Hey everyone! Welcome back for another Friday Feature. This week we are highlighting a group focused on political activism and community engagement, and I got the honor of speaking with Leah Allis Moss, the Communications and Creative Director for The Alaska Center (AKC). As you might’ve guessed, The Alaska Center is based out of Alaska, and most of their work is focused in the South Central Valley and Fairbanks. With that said, they also do a significant amount of rural outreach, and work to engage people across the state in climate action.
Leah described their programs and campaigns as “diverse and far reaching,” and walked me through some of the main focuses of the nonprofit’s work. First, they explained that a major focus of AKC is legislation and making sure that the people have representatives in office who listen and support the ideals of the Alaskan communities. She also highlighted the work that AKC does to encourage people to vote. This includes holding community events such as a Ballot Box Bash that encourages people of all backgrounds to come and celebrate and drop off their ballots, and it also includes running educational events on what voting is like and campaigns to fight efforts to restrict voting.
What I love the most about AKC is how their various initiatives intertwine with each other. For example, another main focus is gaining clean energy for the communities, and AKC uses energy legislation activism to help make this happen. The current campaign that AKC is running is focused on a Community Solar Build to make clean energy accessible to more people than just homeowners. Their Solarize program works to create community solar panels and make them a group effort. In addition, AKC is also supporting homeowners by working on a solarize program in Fairbanks and South Central Valley to make solar installation accessible. On top of all this, The Alaska Center also puts in efforts to get candidates who support clean energy into office. When I asked Leah what their favorite part about AKC is, she expressed her excitement at the prospect of building sustainable union jobs in Alaska for a creative and more stable future for the Alaskans from the level of investments that are to come from the Inflation Reduction Act.
Leah also emphasized the importance of stopping wasteful bycatch of salmon in Alaskan communities. AKC is working to ensure bycatch is well-regulated to avoid harm to the local fishing communities and the sustainability of the local fisheries. In the Eklutna River, the dam has been blocking salmon populations from moving through, and so AKC is a part of the Eklutna River Restoration Coalition which is working to restore the river and its salmon population by getting the salmon running again for the people in the communities who are sustained by them. There are many options to restore the river flow, and AKC has an action list that people can get involved in. This is hugely important to the people of Alaska, so this also intertwined with AKC’s focus on democracy, since candidates need to share these values.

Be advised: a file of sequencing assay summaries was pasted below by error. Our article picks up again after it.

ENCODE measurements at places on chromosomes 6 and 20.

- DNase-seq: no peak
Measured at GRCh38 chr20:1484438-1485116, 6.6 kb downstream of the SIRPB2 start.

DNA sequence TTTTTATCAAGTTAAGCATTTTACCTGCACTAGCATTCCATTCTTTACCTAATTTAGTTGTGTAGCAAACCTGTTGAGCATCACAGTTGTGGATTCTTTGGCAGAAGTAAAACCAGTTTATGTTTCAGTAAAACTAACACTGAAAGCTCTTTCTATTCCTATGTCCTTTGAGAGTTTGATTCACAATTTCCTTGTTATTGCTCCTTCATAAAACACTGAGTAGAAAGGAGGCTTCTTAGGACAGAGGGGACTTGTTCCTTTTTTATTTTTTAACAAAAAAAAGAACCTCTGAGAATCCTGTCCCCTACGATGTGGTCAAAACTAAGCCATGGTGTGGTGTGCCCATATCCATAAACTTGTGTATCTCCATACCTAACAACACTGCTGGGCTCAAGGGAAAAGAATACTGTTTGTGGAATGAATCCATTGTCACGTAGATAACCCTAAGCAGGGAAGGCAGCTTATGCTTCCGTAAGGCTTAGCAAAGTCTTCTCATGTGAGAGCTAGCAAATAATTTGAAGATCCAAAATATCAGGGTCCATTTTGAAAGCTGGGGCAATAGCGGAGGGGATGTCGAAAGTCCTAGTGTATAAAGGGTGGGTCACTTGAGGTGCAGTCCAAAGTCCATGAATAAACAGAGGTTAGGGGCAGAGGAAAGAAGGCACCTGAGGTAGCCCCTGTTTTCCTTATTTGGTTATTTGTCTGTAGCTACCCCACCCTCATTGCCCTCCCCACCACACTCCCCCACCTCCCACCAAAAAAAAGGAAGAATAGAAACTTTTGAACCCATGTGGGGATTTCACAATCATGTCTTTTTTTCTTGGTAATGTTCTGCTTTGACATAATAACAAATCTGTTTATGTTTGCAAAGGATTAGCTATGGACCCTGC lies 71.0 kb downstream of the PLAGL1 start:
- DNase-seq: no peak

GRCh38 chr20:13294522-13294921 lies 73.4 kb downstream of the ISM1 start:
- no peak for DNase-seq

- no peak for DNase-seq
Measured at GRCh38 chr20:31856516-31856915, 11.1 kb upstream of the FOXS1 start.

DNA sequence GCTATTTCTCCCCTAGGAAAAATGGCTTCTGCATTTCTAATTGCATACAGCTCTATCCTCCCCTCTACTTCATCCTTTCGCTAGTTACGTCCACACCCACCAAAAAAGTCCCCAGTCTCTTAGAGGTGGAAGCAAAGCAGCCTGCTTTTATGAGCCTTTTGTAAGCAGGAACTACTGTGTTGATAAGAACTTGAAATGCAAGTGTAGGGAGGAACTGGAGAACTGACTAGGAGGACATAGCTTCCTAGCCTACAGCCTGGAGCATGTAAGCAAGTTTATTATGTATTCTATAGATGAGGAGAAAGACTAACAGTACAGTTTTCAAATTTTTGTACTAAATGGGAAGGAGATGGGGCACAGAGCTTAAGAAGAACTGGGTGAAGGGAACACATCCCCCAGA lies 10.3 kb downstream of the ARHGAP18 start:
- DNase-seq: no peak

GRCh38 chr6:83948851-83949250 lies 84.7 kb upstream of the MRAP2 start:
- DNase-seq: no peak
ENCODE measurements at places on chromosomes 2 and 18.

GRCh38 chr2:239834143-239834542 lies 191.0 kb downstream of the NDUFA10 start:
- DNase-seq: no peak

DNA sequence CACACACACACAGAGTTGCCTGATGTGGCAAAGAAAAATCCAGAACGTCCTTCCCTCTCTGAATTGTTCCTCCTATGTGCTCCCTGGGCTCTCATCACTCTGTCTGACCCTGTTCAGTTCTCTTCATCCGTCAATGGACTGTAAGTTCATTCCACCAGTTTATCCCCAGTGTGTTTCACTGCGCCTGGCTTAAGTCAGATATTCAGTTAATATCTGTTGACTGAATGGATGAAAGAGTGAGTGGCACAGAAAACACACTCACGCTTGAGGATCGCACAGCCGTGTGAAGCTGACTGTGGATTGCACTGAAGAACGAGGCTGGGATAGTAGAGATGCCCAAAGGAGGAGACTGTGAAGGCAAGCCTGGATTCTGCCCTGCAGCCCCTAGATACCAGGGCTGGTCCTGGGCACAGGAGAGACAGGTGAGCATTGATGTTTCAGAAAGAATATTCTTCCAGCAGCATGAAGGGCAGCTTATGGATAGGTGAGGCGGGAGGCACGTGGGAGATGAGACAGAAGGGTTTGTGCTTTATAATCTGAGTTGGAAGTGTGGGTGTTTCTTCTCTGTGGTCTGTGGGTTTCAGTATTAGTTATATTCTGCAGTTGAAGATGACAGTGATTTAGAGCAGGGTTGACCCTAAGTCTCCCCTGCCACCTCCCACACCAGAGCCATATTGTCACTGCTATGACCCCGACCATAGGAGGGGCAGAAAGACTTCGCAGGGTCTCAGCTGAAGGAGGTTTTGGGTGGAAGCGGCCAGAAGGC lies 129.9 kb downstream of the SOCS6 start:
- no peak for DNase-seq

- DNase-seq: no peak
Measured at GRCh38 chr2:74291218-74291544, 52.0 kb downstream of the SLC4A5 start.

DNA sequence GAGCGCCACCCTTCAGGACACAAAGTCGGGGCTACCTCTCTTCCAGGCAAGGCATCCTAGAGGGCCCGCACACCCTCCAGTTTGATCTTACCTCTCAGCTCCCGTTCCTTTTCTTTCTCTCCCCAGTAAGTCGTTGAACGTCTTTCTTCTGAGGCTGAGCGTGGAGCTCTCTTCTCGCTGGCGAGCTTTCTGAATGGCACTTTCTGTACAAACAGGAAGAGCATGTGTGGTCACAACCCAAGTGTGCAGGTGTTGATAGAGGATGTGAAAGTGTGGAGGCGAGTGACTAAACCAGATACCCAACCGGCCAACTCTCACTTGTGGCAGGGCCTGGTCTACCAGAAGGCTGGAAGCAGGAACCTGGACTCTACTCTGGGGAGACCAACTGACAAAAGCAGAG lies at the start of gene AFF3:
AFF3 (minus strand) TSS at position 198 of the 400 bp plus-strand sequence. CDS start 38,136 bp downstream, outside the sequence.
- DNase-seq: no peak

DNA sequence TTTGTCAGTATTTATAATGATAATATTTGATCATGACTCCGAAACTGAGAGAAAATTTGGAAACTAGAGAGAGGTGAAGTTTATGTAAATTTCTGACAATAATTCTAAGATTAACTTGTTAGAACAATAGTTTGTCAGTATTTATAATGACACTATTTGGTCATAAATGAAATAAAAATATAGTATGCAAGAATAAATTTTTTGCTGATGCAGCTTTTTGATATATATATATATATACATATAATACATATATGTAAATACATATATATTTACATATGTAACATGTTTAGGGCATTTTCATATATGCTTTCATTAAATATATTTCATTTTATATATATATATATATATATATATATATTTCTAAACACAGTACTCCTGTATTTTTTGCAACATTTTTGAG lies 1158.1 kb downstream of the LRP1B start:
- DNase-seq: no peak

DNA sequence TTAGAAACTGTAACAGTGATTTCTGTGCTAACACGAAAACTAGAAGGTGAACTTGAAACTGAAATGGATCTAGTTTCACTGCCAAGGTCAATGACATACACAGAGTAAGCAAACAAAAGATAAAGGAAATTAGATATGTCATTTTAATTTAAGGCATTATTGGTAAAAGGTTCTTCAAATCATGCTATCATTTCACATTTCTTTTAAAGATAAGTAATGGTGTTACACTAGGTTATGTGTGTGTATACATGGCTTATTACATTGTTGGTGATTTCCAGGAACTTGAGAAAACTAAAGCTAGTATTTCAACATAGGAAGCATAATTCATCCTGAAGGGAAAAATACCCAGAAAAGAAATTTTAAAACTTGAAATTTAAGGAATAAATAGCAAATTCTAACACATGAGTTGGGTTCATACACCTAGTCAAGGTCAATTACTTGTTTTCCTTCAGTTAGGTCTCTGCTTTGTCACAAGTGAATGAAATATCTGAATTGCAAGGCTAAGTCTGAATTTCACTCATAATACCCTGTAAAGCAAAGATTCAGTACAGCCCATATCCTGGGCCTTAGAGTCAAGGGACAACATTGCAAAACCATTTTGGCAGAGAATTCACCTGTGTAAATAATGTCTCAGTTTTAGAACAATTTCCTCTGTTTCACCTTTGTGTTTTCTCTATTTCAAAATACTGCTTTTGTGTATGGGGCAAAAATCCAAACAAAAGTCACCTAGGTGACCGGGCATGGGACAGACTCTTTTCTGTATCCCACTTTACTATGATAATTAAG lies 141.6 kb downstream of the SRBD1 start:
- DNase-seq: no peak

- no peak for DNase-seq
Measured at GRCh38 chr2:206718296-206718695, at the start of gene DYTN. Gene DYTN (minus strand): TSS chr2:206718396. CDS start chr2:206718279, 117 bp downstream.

The last major program that Leah and I discussed was the youth program Alaska Youth for Environmental Action, a program that has been running for 25 years. In order to stay true to their focus on equity, AYEA hosts two summits a year, and, depending on community support, works to bring youth from across the state together. These summits offer the young people tools of advocacy so that they can be the “change leaders for their communities,” as explained by Leah. I loved talking with Leah about youth activism because it led to a whole discussion on how the youth of today offer hope that leadership will be held accountable. While people are working to do so today, the energy for climate action only seems to be building, and this push for agency and equity is growing.
Overall, equity is a large goal of AKC. With such beautiful and complex landscapes and communities, AKC also does their best to incorporate Indigenous knowledge and consult with their indigenous partners as much as possible. Leah mentioned how the intent is always to heal and not harm, so they work to deconstruct the systems that have been created and enabled by Alaska’s colonial history. AKC continues to learn how to use their privilege to “amplify the voices of Alaskans most impacted by climate change, and work to push for change that works with and for communities.”
If you are interested in supporting The Alaska Center, donations are always helpful. You can also take action to help out with issues pertaining to climate change in Alaska, elevate the stories that AKC promotes, and work with them. I am grateful to have gotten the chance to talk with Leah at The Alaska Center, and I encourage you all to check out their page to learn more. Thanks for reading and stay tuned for more newsletters!